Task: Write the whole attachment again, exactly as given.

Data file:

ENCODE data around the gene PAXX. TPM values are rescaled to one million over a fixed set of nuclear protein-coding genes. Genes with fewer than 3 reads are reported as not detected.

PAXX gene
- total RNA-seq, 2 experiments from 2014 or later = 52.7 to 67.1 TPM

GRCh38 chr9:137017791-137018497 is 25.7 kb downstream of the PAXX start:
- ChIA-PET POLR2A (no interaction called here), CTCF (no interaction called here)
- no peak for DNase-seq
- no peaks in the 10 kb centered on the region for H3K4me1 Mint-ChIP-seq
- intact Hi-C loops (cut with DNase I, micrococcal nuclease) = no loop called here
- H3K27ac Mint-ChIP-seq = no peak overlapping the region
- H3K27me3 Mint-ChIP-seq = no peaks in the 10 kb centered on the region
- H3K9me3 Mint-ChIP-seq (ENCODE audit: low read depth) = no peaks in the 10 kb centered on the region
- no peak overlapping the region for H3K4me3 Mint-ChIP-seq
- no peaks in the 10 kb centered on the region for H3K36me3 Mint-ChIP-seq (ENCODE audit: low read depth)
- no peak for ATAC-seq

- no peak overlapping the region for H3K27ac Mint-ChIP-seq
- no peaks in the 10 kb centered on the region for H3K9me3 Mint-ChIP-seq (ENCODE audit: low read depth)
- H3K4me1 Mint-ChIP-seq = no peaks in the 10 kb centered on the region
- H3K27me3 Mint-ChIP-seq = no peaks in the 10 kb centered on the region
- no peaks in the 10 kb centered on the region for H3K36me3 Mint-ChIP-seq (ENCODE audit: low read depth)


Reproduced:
ENCODE data around the gene PAXX. TPM values are rescaled to one million over a fixed set of nuclear protein-coding genes. Genes with fewer than 3 reads are reported as not detected.

PAXX gene
- total RNA-seq, 2 experiments from 2014 or later = 52.7 to 67.1 TPM

GRCh38 chr9:137017791-137018497 is 25.7 kb downstream of the PAXX start:
- ChIA-PET POLR2A (no interaction called here), CTCF (no interaction called here)
- no peak for DNase-seq
- no peaks in the 10 kb centered on the region for H3K4me1 Mint-ChIP-seq
- intact Hi-C loops (cut with DNase I, micrococcal nuclease) = no loop called here
- H3K27ac Mint-ChIP-seq = no peak overlapping the region
- H3K27me3 Mint-ChIP-seq = no peaks in the 10 kb centered on the region
- H3K9me3 Mint-ChIP-seq (ENCODE audit: low read depth) = no peaks in the 10 kb centered on the region
- no peak overlapping the region for H3K4me3 Mint-ChIP-seq
- no peaks in the 10 kb centered on the region for H3K36me3 Mint-ChIP-seq (ENCODE audit: low read depth)
- no peak for ATAC-seq

- no peak overlapping the region for H3K27ac Mint-ChIP-seq
- no peaks in the 10 kb centered on the region for H3K9me3 Mint-ChIP-seq (ENCODE audit: low read depth)
- H3K4me1 Mint-ChIP-seq = no peaks in the 10 kb centered on the region
- H3K27me3 Mint-ChIP-seq = no peaks in the 10 kb centered on the region
- no peaks in the 10 kb centered on the region for H3K36me3 Mint-ChIP-seq (ENCODE audit: low read depth)